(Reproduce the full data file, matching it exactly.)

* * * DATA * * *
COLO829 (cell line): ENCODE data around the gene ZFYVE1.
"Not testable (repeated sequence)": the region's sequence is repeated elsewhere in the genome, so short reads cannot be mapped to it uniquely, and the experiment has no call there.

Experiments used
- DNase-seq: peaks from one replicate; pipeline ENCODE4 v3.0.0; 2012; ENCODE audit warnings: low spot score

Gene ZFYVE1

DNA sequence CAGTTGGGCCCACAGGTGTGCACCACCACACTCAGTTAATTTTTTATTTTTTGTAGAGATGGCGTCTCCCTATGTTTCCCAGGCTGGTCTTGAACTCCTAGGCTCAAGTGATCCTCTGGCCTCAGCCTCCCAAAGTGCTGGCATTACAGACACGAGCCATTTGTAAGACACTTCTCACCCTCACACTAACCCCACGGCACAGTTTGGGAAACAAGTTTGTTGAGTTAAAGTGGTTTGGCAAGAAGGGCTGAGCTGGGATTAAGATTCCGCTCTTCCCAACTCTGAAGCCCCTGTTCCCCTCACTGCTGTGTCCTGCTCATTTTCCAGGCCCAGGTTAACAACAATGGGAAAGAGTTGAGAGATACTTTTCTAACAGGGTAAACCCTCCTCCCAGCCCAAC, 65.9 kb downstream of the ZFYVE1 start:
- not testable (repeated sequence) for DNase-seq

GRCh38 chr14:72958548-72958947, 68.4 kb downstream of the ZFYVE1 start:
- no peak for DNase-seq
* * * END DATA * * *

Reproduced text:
COLO829 (cell line): ENCODE data around the gene ZFYVE1.
"Not testable (repeated sequence)": the region's sequence is repeated elsewhere in the genome, so short reads cannot be mapped to it uniquely, and the experiment has no call there.

Experiments used
- DNase-seq: peaks from one replicate; pipeline ENCODE4 v3.0.0; 2012; ENCODE audit warnings: low spot score

Gene ZFYVE1

DNA sequence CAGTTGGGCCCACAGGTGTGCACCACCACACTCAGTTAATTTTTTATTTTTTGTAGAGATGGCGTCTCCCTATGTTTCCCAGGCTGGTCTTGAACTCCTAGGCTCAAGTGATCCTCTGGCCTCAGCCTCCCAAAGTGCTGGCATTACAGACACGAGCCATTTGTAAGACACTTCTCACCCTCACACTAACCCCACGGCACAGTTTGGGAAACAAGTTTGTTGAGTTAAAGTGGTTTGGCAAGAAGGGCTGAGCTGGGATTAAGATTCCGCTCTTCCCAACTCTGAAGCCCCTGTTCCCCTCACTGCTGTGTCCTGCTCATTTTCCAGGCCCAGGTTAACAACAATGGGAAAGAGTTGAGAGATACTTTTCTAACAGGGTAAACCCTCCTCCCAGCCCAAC, 65.9 kb downstream of the ZFYVE1 start:
- not testable (repeated sequence) for DNase-seq

GRCh38 chr14:72958548-72958947, 68.4 kb downstream of the ZFYVE1 start:
- no peak for DNase-seq